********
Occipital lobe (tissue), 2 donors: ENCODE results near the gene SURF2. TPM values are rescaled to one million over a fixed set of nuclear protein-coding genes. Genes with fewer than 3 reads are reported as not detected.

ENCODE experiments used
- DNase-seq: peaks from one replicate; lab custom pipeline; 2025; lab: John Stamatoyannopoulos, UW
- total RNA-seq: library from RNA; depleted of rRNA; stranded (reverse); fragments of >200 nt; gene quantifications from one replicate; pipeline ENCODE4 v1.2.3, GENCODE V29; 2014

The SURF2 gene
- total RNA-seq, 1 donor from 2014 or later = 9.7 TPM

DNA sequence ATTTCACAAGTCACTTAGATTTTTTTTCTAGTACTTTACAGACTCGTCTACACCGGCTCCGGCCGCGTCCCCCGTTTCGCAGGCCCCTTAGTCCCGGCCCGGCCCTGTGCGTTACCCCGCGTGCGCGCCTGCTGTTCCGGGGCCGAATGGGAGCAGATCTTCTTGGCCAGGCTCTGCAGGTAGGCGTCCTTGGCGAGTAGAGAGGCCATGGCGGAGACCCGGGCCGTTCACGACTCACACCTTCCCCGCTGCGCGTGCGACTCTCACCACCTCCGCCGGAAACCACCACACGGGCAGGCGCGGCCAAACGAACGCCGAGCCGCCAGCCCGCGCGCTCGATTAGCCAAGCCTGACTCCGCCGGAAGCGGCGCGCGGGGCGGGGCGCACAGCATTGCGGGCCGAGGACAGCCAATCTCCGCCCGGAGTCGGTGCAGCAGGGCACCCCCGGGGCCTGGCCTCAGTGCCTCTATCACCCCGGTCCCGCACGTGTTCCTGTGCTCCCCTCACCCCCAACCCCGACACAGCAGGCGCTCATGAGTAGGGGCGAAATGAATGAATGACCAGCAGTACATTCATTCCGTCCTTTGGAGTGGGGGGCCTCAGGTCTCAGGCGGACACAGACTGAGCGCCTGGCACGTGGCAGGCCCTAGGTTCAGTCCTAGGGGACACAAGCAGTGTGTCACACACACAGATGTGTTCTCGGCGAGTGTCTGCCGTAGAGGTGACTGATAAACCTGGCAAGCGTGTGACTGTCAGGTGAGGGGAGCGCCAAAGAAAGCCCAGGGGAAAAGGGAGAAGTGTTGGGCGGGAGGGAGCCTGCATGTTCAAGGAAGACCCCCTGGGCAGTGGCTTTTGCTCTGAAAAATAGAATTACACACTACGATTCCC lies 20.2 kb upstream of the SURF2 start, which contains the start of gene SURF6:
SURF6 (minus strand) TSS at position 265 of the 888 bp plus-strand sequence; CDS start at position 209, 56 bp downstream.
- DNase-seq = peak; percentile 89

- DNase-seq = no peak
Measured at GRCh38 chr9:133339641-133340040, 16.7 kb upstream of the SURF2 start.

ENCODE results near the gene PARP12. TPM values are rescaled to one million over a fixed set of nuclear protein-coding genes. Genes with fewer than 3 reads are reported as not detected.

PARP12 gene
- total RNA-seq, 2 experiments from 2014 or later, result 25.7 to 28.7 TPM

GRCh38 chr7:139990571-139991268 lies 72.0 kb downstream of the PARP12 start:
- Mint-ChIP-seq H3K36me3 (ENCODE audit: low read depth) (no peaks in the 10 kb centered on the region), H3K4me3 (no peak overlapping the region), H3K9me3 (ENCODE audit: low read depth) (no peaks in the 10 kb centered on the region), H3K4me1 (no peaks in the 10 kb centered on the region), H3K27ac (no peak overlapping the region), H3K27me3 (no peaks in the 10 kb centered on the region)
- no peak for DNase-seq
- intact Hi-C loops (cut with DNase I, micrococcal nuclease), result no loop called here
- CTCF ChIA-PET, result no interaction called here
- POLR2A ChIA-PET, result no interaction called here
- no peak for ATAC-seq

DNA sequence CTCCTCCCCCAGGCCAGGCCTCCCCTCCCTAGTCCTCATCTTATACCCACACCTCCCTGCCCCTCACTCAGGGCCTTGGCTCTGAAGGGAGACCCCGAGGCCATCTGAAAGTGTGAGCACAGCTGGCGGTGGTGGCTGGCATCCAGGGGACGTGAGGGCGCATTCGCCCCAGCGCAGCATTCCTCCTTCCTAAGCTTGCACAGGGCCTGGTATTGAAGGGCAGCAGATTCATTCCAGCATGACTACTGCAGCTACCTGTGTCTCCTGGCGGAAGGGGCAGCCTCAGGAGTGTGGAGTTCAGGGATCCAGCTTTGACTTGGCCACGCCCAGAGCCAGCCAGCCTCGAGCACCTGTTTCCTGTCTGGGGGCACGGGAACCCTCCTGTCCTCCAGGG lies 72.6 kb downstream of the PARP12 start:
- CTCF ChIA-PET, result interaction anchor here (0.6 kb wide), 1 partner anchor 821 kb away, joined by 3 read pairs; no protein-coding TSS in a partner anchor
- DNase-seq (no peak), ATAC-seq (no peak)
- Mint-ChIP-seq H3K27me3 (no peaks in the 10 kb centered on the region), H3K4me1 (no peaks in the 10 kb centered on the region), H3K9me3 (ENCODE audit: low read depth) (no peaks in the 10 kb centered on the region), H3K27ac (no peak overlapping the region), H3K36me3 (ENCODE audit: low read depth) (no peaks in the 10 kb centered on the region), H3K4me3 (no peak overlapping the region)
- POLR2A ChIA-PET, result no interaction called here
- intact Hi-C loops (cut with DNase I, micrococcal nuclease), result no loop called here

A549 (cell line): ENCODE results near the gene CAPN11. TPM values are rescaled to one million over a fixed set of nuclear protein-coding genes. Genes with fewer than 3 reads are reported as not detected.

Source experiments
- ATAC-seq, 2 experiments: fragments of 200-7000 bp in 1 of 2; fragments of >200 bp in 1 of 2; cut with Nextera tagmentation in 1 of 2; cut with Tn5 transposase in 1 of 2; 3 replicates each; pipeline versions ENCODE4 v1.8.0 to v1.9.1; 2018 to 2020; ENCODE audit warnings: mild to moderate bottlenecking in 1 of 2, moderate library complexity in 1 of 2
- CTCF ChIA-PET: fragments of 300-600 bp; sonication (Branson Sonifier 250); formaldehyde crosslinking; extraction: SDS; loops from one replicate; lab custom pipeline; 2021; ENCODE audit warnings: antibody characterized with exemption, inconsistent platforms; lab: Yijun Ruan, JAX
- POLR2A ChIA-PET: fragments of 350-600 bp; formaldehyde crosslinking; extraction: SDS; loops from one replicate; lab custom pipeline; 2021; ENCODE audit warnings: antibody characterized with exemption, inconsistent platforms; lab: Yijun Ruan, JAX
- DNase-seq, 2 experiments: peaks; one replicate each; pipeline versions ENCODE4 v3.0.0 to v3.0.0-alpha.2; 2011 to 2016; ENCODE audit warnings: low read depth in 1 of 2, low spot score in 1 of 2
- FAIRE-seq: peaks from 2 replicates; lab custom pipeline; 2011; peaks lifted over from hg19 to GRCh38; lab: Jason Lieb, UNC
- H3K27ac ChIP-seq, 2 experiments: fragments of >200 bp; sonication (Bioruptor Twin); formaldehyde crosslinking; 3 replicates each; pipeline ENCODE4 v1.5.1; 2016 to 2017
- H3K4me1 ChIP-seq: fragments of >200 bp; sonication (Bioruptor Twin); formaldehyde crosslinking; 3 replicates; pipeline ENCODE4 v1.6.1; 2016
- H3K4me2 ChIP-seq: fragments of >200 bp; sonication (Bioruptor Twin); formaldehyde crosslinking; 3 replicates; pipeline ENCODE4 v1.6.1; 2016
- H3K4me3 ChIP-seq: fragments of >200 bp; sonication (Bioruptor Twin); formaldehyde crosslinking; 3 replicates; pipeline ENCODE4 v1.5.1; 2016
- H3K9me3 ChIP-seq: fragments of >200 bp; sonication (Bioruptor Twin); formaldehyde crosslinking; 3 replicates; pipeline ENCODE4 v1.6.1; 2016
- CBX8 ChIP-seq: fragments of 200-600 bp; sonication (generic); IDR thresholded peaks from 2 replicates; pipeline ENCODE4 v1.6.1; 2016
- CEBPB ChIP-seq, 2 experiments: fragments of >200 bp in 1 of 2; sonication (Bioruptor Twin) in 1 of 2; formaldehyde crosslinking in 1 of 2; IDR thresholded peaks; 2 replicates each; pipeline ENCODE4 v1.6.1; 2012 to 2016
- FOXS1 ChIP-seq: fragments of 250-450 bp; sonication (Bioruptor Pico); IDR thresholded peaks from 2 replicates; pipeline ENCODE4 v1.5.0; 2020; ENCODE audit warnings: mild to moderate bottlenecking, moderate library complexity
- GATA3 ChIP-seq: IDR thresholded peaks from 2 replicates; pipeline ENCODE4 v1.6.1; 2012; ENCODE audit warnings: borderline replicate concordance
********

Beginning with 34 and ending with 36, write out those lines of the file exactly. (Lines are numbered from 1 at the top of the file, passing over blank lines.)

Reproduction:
- FAIRE-seq: peaks from 2 replicates; lab custom pipeline; 2011; peaks lifted over from hg19 to GRCh38; lab: Jason Lieb, UNC
- H3K27ac ChIP-seq, 2 experiments: fragments of >200 bp; sonication (Bioruptor Twin); formaldehyde crosslinking; 3 replicates each; pipeline ENCODE4 v1.5.1; 2016 to 2017
- H3K4me1 ChIP-seq: fragments of >200 bp; sonication (Bioruptor Twin); formaldehyde crosslinking; 3 replicates; pipeline ENCODE4 v1.6.1; 2016